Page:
Radkey will perform its hometown show at The Metropolitan on Saturday, March 14.

A decade has made all the difference for three brothers in a punk band from St. Joseph.

In 2010, Dee, Isaiah and Solomon Radke picked up their instruments and formed a band in their former home in St. Joseph. This year, it will open for the Foo Fighters for its monstrous “D.C. Jam” concert and perform as part of Coheed and Cambria's “S.S. Neverender” cruise.

Before all that, Radkey wanted to come home to play some songs off its latest album, “No Strange Cats” (now available on streaming services and vinyl through a Kickstarter campaign), as well as a few new, genre-bending singles like the breezy acoustic song “Bend” and the punchy “Portraits.”

Radkey will perform with the Columbia, Missouri, rock band The Many Colored Death at 7 p.m. Saturday, March 13, at The Metropolitan, 107 S. Sixth St.

While the band is busy playing a variety of shows in the Midwest, bassist Isaiah Radke III took some time to talk about its success, newfound independence and what it feels like to be invited by the Foo Fighters to open for them. Some of the conversation has been condensed for space.

St. Joe Live: You guys have hit the 10-year mark as a band. Does it feel like it’s been that long?

Isaiah Radke III: Pretty much. At this point, it feels like we’ve been doing it for as long as I can really remember. The first real kind of thing we did outside of the house was being in a band, and we were really young at the time. So now it’s just like, ‘Wow,’ If I think about it, I’ve just been doing this for a good amount of my adult life — pretty much all of it.

SJL: Growing up in a band and on the road, what was that like?

IR: It was really cool ... The homeschool stuff was pretty crazy, but it was a really good way to get all the influences that we have and have all the time to practice and focus on kind of being really tight and stuff. We just weren’t super good at, like, social stuff. So getting out on the road and, like, going at it hardcore was really a big deal for us and forming us and getting us ready to be real kind of adults out there and a little more like normal.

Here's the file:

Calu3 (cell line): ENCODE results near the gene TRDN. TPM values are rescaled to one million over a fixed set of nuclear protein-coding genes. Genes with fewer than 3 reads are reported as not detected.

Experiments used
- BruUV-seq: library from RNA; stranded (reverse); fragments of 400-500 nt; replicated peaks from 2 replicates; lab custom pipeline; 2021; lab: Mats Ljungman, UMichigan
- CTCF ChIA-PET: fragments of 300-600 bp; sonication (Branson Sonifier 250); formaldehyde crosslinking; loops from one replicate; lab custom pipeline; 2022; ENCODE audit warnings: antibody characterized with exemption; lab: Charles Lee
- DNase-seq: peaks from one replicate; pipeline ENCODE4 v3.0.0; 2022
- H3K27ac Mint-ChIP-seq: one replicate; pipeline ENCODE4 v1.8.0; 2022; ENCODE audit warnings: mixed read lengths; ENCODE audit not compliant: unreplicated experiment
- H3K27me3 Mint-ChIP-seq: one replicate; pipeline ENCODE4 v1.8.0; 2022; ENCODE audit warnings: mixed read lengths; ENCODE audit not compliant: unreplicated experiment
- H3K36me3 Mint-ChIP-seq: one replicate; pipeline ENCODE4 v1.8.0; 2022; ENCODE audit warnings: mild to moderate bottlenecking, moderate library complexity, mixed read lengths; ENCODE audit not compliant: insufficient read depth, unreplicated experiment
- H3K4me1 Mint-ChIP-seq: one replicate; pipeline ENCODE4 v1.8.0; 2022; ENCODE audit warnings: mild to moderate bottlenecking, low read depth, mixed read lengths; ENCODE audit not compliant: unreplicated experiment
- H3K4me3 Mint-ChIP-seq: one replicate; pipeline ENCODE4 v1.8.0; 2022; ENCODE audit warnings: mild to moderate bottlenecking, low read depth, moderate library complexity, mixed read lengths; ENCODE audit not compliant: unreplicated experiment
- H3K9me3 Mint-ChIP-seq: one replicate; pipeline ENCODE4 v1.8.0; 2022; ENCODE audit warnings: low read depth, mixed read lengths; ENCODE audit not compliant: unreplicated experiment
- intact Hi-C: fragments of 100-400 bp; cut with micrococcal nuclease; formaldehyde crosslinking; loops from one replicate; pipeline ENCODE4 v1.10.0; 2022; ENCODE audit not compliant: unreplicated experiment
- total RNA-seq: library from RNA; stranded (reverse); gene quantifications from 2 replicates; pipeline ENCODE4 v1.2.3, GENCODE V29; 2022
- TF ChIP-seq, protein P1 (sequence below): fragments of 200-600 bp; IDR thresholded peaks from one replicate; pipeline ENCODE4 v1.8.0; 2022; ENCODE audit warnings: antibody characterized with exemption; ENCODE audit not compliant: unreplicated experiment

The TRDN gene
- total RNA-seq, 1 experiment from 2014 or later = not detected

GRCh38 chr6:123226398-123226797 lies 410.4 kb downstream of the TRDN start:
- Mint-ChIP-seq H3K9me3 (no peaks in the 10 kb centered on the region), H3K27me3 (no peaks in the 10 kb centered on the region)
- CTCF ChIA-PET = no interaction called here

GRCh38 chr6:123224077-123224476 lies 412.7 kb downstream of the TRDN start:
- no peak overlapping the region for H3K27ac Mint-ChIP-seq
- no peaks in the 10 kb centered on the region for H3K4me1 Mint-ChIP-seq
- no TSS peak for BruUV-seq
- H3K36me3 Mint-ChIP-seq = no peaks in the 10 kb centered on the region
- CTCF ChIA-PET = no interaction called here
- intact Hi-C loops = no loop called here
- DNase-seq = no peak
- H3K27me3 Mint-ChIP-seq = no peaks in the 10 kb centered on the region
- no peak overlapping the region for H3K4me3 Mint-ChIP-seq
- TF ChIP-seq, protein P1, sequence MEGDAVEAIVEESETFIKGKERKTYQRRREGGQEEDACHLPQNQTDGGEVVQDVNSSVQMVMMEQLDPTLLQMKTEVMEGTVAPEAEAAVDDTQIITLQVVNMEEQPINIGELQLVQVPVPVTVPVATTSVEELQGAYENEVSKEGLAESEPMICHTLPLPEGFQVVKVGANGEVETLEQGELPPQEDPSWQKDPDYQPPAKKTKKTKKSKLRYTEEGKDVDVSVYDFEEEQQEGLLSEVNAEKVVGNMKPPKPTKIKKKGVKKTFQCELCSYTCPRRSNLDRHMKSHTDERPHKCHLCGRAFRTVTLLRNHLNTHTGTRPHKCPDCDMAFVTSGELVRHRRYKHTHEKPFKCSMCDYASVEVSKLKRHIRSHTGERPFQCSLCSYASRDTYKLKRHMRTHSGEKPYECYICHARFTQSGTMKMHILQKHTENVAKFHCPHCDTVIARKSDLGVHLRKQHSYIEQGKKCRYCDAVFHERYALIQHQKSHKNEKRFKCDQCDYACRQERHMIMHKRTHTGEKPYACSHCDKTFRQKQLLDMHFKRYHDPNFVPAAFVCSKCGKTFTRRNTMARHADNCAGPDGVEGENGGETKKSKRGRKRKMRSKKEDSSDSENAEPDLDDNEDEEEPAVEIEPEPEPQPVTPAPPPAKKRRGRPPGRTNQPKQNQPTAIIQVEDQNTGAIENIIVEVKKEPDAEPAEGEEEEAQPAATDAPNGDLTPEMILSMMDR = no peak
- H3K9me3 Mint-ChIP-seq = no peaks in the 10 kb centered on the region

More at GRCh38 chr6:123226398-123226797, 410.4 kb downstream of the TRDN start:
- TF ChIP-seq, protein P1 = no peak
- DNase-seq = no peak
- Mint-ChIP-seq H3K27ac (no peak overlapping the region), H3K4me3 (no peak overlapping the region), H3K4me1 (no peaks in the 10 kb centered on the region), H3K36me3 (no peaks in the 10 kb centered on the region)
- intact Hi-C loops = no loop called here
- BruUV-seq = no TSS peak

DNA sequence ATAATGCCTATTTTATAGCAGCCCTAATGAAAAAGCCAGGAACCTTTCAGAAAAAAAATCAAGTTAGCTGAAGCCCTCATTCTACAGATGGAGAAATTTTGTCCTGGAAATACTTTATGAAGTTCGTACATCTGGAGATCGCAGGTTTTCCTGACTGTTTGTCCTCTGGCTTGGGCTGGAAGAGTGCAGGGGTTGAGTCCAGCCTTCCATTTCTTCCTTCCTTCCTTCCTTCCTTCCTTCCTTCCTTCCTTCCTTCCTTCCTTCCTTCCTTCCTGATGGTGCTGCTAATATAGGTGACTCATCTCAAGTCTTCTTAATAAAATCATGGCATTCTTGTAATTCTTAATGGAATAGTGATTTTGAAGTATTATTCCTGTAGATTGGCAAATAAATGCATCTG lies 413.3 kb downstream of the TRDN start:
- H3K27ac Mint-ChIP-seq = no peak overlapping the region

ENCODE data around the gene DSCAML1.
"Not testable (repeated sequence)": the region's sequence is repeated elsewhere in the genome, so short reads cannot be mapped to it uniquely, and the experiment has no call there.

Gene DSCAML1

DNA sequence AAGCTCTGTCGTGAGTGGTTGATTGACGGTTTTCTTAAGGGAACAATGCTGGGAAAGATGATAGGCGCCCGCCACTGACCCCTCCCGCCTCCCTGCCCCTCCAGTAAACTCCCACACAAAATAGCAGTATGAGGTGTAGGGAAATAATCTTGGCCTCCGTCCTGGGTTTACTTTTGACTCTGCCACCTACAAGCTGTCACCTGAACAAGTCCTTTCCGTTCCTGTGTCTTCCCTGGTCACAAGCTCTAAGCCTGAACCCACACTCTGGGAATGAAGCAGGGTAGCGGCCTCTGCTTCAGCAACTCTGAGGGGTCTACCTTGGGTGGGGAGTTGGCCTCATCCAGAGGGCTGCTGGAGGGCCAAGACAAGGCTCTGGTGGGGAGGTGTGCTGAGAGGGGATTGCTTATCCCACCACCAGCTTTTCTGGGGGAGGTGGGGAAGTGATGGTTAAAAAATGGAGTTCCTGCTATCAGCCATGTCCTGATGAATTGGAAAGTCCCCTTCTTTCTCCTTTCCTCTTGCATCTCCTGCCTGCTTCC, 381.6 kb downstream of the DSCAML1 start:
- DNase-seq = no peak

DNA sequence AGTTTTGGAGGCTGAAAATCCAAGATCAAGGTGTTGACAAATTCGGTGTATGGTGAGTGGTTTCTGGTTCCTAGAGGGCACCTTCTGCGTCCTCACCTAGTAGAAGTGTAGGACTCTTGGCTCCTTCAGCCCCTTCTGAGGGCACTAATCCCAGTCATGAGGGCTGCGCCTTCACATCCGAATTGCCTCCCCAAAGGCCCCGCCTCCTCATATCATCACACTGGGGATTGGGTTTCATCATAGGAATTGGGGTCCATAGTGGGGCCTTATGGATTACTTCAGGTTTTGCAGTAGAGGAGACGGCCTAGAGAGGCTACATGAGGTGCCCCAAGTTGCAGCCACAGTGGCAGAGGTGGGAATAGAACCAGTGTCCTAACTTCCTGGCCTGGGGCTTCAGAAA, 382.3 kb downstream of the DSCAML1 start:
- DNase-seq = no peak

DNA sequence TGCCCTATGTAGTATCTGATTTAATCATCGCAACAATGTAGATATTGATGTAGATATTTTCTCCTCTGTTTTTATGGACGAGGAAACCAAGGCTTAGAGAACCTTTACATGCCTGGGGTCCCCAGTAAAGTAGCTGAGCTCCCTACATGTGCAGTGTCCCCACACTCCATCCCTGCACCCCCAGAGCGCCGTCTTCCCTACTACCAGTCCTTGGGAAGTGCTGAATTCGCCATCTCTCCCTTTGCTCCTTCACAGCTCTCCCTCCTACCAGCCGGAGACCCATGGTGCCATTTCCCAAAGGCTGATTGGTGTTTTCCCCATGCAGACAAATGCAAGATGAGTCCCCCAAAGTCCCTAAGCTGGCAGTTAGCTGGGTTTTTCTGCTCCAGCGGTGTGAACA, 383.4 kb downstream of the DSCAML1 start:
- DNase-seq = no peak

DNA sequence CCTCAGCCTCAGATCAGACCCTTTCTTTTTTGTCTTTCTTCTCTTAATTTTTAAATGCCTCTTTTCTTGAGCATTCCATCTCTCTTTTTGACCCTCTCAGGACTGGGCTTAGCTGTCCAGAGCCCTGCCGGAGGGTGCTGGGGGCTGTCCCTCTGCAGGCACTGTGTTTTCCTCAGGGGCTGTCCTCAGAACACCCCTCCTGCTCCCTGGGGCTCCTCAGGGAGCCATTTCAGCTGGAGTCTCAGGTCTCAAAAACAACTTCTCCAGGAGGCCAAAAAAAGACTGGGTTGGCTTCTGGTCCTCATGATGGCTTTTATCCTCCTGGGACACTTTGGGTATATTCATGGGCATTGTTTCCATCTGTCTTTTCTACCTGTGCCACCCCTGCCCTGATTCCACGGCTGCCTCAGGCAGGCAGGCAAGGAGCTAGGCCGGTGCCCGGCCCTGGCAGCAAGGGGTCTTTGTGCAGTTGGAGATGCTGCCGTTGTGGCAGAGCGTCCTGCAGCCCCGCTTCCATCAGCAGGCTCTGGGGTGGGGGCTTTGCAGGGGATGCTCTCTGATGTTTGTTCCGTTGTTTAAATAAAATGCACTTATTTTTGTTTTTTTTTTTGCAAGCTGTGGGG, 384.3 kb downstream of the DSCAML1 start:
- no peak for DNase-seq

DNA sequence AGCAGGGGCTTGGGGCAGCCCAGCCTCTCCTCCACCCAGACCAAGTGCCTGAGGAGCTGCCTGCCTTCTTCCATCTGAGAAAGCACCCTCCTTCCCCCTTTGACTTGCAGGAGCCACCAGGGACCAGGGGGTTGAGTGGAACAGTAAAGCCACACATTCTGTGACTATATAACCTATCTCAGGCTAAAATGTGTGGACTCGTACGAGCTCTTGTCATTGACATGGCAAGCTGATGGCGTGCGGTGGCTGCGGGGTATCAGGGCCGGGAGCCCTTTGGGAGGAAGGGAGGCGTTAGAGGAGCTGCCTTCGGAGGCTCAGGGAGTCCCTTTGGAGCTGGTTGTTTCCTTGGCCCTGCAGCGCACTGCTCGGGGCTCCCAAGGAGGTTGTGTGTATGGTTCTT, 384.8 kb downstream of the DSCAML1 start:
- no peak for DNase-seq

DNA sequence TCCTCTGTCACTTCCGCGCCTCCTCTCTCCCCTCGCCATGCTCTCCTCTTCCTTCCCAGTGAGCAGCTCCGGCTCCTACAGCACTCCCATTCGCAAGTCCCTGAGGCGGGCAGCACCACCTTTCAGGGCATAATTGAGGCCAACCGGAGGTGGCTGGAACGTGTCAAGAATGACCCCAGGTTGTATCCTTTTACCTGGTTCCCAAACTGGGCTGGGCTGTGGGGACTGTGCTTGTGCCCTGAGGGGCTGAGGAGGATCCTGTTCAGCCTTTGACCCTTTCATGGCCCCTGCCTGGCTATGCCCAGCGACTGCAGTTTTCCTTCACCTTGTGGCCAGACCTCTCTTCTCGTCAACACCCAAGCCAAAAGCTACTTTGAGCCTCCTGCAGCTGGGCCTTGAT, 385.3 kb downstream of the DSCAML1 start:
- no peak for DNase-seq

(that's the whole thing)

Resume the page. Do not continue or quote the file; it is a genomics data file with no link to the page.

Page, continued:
SJL: The last time we spoke was when you guys had a billboard in Times Square. Since then, you opened for Jack White, you’re going to play on the Coheed and Cambria cruise and play the Foo Fighters’ concert. What have the past two years been like?

IR: It’s been kind of crazy. We had the opportunity to kind of do our own thing. Like, we got our label thing with Sony. We’re able to take control of our own career and just started playing a bunch of extra shows, playing as many shows as we could because we were in charge of booking them. And we were able to kind of build our fan base a lot more since we are making the calls. And things have been really sweet since then.

SJL: So you’ve seen the music industry from both the inside and the outside and your conclusion is that it’s better for you to be independent?

IR: Yeah, because it’s all about connections. Once you’ve been in the major label world for a while, like a lot of years, you just make a bunch of connections. As long as you are smart about things, you have built relationships with people, and you don’t really need any middlemen. You can just kind of do it yourself.

If there ever is a label that comes through, it’s not so much about like, ‘Oh my God. We need this label. So we can become a real band and get a career.’ We’ve already kind of been through all that stuff. So now, if a label ever comes around, (it’s) like ‘OK, but is this gonna boost us even more than what we’re doing by ourselves?’ Now you have to kind of have that conversation, as opposed to, like, ‘Oh, I’m just so stoked anyone’s even talking to us right now.’ It’s more like, ‘OK, cool. You want to help? Like, how can you help us?’ You know, it actually has to be a real good thing for us. Otherwise, it’s like, why would we stop doing this thing by ourselves?

SJL: With the show coming up in St. Joe, what should people expect?

IR: It’s gonna be really cool because we haven’t been there in a minute. We’ve got just a really crazy set and a lot of new music. And we’ve never played this venue we’re playing so it’ll be interesting seeing us outside of the normal spots.

A whole lot of shows don’t come through St. Joe. So we try to make make sure we get down every once in a while and kind of play the show that we’ve kind of crafted while playing around the world.

SJL: Speaking of performing around the globe, what was it like getting an invite to play with Foo Fighters? How did that happen?

IR: We got the invite for it. It was really an amazing day on the road to get that invite. It’s just amazing to be validated by pretty much the biggest rock band in the world. They’re massively influential on the band, so to be acknowledged by them is pretty much one of the major goals we started with when we were living in St. Joe, just starting the band in our little green room. It’s just crazy — really, really crazy.

Tickets to the concert are $7 online at eventbrite.com or $10 at the door. The show is open to everyone 21 and older.

Andrew Gaug can be reached

at andrew.gaug@newspressnow.com.

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